There’s no doubt that Martin Scorsese knows exactly what he’s doing when it comes to crafting thorough, smart and loving projects centering on the careers of beloved musical acts. He’s basically the unofficial godfather to the Rolling Stones, using their music in a number of his films and directing their fantastic concert doc Shine a Light. He has The Last Waltz, a doc chronicling The Band’s legendary 1976 farewell concert under his belt, as well as the Bob Dylan film No Direction Home, and a long-gestating project called Sinatra still in the works. What he hasn’t touched yet is punk, but he’s going back to the source by reportedly making a biopic about the Ramones, the seminal New York act that inspired a generation of leather jackets in 80-degree weather, ripped jeans, scowling faces and songs around two minutes in length (if we’re being very generous). Buried in a Billboard article detailing the ways that the Ramones will resurge in the next few years, at least in terms of branding, is this news that Scorsese “is attached” to a film about the punk rockers. The Wrap adds that a source close to the project says he’ll be directing.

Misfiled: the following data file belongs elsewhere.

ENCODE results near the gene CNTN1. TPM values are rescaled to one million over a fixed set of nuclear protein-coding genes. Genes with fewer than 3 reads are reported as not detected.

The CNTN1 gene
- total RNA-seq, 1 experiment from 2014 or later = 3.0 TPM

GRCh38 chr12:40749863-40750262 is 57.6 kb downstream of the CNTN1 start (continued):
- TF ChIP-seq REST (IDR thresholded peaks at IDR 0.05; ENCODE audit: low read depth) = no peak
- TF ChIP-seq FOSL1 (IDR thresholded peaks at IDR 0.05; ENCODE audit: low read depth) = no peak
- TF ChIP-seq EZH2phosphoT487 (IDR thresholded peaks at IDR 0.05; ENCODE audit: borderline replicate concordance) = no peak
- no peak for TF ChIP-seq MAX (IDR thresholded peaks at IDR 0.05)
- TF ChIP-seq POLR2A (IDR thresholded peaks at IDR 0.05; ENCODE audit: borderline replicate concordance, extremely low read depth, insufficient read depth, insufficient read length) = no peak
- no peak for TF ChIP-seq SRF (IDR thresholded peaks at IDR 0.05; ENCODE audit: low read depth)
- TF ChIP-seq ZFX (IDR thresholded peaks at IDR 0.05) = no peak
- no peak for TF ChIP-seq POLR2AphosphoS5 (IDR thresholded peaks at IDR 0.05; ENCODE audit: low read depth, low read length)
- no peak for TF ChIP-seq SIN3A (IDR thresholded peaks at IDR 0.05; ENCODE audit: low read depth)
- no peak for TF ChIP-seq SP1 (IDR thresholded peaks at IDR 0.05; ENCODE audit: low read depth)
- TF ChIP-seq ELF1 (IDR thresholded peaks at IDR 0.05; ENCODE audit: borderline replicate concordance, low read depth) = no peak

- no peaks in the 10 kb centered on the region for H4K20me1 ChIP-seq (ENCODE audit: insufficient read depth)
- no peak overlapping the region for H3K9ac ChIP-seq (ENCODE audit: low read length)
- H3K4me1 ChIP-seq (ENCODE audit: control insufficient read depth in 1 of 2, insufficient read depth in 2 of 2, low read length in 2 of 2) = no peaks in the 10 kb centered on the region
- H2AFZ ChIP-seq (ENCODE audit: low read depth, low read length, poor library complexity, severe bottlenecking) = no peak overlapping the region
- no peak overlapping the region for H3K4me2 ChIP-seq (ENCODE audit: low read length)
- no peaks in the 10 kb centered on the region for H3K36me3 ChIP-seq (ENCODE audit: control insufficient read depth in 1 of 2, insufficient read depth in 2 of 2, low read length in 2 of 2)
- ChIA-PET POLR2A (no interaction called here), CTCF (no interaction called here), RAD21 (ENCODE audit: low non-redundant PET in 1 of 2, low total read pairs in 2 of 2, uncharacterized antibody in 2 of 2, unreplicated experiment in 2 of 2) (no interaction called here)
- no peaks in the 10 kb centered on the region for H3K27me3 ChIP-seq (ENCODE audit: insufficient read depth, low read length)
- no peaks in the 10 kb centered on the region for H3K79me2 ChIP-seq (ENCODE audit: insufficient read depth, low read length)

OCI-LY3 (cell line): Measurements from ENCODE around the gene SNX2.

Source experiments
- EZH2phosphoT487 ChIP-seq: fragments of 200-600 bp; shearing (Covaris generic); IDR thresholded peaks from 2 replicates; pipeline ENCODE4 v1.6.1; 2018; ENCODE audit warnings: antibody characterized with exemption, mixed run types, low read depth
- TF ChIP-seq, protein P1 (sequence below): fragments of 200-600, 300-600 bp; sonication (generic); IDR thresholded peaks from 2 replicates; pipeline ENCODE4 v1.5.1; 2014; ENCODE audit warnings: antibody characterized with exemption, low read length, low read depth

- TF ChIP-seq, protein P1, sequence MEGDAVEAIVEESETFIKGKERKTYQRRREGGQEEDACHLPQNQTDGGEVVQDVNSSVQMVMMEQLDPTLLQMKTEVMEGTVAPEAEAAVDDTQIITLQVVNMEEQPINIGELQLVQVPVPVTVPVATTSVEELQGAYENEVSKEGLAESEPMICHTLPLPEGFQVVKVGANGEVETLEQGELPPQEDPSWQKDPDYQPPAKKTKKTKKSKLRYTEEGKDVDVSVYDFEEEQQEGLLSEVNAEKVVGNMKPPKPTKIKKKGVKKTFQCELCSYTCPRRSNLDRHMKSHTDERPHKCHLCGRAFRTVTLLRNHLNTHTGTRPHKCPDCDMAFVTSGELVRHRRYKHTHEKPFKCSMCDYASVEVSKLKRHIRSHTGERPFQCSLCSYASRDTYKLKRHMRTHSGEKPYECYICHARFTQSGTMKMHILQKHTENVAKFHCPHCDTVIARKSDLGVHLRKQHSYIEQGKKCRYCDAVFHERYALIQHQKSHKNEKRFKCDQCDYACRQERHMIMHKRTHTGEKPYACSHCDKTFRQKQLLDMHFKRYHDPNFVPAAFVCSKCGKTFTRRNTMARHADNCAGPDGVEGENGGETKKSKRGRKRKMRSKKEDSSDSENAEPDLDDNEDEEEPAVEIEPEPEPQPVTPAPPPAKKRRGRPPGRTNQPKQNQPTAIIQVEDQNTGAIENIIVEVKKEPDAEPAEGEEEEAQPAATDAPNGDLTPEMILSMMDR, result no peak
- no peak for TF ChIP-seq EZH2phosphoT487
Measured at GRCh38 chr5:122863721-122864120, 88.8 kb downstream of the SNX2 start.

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Lionsgate

Fantastic Fest may be a festival focused on off-the-radar genre films from here and abroad, but that doesn’t mean there’s no room for recognizable Hollywood faces. They’ve just announced their second wave of titles playing this year, and while it’s heavy on unfamiliar foreign titles there are a few heavy hitters in there too. One of last year’s highlights was the presence of Keanu Reeves who there with his directorial debut, the surprisingly fun Man of Tai Chi, but also took time out to participate in the Fantastic Debates. He’s returning again this year, and while he didn’t direct John Wick it promises to be a rollicking action flick all the same thanks to Reeves’ clear love of the genre and the co-directors vast experience in the stunt game. Jake Gyllenhaal won’t be making an appearance, but his fantastically dark-looking new film, Nightcrawler, will be closing the fest. Other known talents include the latest from high-kicker Marko Zaror in Redeemer, Takashi Miike’s return to horror with Over Your Dead Body, Astron-6’s giallo-inspired thriller The Editor, Sion Sono’s hip-hop musical Tokyo Tribe, a documentary about the cinematic glory days of Cannon Films and one of my favorite films from this year’s Sundance fest, Eskil Vogt’s Blind. Keep reading to see the whole announcement and entire second wave of films playing this year’s Fantastic Fest.

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Laura 1944